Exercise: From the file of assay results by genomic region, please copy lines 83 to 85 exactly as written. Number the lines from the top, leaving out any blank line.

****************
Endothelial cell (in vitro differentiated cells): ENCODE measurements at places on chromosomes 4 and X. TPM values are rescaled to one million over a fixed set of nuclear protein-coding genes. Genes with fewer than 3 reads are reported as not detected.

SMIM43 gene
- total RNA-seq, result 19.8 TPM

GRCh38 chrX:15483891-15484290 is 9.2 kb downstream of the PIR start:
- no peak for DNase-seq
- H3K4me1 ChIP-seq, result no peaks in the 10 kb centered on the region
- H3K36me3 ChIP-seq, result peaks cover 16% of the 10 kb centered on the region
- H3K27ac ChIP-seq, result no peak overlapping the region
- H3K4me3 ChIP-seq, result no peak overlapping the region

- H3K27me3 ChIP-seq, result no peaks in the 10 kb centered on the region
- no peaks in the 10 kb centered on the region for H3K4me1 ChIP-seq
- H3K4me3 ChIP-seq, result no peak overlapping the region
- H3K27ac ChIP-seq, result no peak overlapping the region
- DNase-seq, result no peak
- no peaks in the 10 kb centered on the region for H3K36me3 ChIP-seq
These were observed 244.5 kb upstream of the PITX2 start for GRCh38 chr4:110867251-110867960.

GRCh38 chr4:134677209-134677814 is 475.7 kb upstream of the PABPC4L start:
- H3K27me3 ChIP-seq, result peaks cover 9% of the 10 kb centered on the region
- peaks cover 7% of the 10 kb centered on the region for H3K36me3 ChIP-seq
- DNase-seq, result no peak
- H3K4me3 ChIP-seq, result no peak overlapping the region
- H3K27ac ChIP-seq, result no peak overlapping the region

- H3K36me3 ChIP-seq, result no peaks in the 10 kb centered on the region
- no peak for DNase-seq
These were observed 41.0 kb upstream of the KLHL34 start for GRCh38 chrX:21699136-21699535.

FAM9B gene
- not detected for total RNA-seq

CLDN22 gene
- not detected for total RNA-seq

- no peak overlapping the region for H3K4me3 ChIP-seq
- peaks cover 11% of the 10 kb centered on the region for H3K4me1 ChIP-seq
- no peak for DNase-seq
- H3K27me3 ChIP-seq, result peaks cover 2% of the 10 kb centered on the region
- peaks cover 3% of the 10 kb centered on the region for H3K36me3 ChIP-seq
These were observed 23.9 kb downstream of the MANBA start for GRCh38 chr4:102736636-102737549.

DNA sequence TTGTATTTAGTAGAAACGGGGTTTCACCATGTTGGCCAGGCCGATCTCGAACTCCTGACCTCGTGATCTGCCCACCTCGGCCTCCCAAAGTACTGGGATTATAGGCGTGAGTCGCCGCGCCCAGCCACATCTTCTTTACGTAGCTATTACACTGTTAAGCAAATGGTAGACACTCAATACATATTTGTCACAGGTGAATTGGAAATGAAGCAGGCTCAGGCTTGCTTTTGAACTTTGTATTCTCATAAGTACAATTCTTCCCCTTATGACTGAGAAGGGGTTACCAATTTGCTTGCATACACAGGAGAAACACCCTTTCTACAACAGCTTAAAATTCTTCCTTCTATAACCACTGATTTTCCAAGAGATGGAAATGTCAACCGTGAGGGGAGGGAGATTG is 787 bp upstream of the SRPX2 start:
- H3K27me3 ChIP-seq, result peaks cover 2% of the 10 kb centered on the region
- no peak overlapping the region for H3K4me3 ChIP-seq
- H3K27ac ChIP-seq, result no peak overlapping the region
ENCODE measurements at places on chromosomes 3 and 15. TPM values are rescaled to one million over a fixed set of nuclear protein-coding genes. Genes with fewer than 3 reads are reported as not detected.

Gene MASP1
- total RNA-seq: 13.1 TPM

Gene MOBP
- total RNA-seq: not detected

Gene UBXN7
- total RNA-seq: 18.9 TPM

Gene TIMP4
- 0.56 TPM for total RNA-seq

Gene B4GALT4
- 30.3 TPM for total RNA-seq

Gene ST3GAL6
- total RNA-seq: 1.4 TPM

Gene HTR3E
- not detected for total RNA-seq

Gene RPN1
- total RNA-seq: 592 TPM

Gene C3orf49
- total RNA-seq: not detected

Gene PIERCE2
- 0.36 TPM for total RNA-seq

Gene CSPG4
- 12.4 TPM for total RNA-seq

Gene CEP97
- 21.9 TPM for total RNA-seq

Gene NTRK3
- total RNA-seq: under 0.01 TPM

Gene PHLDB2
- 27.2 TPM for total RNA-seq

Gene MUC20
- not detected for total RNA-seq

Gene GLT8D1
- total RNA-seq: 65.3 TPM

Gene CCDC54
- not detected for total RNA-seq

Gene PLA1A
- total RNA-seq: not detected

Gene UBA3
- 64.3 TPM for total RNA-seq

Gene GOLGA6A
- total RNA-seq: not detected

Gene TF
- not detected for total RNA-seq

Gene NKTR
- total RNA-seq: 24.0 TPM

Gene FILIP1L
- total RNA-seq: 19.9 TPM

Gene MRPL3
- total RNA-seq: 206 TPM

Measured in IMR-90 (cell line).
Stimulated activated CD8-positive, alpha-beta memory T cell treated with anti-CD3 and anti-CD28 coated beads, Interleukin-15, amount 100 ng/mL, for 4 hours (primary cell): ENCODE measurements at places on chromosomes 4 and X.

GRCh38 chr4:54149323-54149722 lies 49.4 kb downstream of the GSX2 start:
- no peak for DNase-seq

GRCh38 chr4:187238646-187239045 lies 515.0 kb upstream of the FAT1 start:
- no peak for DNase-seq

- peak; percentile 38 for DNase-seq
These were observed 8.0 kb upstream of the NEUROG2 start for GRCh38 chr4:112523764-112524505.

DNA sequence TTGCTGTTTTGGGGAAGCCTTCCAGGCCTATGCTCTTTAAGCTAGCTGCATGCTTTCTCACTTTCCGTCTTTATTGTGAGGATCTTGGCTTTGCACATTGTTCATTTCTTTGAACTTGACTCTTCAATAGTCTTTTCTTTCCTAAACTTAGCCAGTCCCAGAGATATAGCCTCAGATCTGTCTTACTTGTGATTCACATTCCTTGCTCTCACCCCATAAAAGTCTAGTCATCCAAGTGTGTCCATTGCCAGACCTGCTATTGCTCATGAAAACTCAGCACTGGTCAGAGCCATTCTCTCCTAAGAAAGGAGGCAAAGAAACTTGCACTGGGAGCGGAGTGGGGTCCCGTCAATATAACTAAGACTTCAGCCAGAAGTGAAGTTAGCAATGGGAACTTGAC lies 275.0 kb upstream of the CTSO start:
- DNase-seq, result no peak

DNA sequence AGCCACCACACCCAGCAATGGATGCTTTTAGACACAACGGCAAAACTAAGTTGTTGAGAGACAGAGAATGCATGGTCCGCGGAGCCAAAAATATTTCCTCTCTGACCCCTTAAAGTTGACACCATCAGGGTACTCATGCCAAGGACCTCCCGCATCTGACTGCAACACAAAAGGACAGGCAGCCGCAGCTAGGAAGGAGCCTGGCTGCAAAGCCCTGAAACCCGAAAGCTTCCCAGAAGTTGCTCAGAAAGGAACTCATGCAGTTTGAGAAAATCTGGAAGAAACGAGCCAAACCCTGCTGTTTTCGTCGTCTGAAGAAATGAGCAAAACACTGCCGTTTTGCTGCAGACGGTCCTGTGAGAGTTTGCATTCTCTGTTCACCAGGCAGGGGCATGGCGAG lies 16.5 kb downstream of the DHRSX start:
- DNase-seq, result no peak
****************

Gene NKTR
- total RNA-seq: 24.0 TPM

Gene FILIP1L